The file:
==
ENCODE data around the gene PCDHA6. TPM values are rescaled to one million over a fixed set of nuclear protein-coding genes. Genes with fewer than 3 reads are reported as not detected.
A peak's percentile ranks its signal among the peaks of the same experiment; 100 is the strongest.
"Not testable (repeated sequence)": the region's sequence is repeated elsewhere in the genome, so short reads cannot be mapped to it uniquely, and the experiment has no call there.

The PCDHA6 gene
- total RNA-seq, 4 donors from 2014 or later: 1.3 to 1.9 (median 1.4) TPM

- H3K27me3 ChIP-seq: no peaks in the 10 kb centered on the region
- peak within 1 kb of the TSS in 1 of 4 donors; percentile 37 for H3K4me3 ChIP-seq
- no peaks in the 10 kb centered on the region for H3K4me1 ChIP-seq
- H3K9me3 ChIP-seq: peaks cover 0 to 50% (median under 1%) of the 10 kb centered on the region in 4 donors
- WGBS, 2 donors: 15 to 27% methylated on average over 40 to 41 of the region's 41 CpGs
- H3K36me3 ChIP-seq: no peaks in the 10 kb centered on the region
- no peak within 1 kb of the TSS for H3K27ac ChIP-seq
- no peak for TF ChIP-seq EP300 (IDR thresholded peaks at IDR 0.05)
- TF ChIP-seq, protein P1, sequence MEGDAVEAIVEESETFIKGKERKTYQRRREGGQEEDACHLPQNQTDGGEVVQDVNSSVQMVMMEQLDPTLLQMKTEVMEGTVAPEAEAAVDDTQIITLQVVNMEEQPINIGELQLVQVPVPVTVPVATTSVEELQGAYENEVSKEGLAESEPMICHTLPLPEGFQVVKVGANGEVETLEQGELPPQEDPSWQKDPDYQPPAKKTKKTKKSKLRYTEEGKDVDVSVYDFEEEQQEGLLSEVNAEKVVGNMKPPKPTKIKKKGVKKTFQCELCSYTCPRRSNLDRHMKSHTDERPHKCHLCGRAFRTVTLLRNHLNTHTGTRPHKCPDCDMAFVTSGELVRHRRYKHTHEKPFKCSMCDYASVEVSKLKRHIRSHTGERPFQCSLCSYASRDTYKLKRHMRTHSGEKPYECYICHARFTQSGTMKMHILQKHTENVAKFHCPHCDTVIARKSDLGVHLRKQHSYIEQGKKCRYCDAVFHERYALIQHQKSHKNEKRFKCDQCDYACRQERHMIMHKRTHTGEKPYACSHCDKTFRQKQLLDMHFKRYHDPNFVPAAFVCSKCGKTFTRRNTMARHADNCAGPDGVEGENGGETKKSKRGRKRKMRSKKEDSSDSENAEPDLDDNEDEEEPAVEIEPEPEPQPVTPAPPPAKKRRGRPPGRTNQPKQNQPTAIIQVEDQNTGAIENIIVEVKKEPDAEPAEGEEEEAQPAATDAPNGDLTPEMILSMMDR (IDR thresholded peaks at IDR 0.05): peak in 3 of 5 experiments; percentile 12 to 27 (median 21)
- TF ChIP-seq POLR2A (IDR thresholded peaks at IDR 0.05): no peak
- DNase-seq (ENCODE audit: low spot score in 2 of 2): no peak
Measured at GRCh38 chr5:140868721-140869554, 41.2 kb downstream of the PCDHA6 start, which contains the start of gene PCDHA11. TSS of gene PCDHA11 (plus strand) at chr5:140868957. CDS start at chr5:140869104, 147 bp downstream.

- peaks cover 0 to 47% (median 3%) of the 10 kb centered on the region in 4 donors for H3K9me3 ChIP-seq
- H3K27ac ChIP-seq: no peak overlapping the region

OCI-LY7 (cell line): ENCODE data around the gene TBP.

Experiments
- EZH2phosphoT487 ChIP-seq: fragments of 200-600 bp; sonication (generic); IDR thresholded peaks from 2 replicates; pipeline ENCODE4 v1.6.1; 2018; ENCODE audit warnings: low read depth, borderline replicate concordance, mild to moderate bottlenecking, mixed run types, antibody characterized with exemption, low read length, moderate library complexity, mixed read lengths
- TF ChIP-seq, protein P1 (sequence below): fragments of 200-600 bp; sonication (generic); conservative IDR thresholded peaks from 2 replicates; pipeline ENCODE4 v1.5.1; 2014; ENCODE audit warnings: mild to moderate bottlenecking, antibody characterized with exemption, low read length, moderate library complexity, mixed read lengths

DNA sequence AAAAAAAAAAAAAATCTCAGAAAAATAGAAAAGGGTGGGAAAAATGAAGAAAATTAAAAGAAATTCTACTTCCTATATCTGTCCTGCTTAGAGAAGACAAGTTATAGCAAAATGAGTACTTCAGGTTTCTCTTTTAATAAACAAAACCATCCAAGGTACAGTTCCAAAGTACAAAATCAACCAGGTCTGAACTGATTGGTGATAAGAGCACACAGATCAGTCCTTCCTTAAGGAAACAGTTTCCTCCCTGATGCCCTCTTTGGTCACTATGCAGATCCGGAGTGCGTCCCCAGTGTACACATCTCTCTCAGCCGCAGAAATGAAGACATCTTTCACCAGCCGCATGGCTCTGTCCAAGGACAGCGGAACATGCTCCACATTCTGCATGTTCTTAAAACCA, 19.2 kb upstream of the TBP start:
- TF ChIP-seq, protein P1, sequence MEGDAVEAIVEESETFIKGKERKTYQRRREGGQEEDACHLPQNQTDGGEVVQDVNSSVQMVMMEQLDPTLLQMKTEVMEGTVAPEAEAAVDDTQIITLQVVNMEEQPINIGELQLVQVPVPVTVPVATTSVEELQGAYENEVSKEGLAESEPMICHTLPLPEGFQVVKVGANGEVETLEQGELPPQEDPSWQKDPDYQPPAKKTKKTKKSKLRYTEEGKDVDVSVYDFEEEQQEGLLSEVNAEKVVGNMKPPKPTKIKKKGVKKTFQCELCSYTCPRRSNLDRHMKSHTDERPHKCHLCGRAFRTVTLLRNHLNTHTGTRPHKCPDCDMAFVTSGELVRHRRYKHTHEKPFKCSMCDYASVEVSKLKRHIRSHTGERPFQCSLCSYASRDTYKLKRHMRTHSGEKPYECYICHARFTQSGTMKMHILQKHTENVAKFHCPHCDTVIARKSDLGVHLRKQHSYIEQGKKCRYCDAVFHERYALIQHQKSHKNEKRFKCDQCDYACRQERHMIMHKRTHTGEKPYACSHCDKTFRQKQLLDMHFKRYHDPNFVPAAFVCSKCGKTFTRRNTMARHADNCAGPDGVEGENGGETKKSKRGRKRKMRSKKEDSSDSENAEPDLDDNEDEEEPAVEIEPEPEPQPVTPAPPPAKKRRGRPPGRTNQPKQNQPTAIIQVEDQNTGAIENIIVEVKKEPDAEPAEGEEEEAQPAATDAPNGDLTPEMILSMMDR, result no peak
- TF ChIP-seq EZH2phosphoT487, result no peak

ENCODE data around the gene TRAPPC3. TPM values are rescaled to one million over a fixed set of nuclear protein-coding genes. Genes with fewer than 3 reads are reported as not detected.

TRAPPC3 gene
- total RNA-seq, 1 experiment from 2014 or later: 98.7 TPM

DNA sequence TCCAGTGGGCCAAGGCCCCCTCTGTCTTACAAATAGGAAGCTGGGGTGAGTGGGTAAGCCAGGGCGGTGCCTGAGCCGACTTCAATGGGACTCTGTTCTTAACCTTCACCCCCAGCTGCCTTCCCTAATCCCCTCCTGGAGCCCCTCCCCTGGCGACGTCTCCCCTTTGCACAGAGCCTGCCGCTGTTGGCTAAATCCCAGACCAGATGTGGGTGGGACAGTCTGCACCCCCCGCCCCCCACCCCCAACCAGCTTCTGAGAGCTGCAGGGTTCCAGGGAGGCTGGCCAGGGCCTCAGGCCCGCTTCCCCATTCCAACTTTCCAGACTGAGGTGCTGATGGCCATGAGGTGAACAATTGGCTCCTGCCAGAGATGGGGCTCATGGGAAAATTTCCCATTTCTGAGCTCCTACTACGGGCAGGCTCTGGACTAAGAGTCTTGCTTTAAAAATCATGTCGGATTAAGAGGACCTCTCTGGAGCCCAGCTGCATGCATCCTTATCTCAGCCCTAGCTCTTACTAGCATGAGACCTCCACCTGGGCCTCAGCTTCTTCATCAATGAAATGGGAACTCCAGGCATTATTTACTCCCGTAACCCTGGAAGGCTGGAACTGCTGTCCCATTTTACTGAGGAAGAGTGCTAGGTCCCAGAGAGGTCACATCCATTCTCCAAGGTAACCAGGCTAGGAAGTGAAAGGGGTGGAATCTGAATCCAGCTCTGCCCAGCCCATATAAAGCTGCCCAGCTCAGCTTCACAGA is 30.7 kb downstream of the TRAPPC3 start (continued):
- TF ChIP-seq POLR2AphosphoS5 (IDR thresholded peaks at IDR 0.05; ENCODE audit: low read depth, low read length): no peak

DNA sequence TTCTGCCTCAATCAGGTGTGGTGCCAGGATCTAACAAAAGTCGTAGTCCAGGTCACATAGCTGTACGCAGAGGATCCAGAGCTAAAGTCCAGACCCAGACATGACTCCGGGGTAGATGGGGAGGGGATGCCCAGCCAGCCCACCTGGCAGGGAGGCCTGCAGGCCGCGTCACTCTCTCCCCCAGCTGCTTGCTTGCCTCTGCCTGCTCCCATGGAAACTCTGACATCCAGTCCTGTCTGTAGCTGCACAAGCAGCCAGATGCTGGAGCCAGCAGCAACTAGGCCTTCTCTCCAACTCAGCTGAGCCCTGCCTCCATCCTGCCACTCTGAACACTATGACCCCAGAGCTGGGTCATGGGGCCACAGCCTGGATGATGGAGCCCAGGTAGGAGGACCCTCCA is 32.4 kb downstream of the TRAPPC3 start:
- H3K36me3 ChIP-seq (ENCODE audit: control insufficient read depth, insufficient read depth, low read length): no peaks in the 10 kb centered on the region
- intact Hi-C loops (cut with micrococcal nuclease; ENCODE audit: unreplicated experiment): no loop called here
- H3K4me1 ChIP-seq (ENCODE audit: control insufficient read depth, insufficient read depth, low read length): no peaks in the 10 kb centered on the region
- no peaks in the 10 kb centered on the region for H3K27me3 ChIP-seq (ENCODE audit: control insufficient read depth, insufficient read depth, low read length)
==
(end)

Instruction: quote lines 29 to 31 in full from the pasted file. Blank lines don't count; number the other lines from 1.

- total RNA-seq, 1 experiment from 2014 or later: 98.7 TPM

DNA sequence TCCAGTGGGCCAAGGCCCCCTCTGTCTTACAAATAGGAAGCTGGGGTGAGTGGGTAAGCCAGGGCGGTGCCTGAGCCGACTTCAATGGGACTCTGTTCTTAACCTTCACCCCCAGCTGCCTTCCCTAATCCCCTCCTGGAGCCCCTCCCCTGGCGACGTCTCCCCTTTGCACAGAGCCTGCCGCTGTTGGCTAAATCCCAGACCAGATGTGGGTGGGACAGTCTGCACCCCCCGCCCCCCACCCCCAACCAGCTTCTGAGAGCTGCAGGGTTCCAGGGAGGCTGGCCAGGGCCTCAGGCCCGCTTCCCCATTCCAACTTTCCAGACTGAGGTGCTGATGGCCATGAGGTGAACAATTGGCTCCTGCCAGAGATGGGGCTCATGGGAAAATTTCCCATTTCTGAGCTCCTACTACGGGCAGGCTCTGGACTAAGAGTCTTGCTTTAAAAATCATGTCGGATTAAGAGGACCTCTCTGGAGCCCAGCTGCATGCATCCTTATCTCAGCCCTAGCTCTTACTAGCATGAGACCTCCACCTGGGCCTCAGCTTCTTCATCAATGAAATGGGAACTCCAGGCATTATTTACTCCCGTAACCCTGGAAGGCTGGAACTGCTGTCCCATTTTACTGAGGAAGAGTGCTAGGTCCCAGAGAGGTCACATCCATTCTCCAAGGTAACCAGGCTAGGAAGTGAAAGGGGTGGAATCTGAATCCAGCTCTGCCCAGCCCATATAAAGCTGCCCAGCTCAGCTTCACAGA is 30.7 kb downstream of the TRAPPC3 start (continued):
- TF ChIP-seq POLR2AphosphoS5 (IDR thresholded peaks at IDR 0.05; ENCODE audit: low read depth, low read length): no peak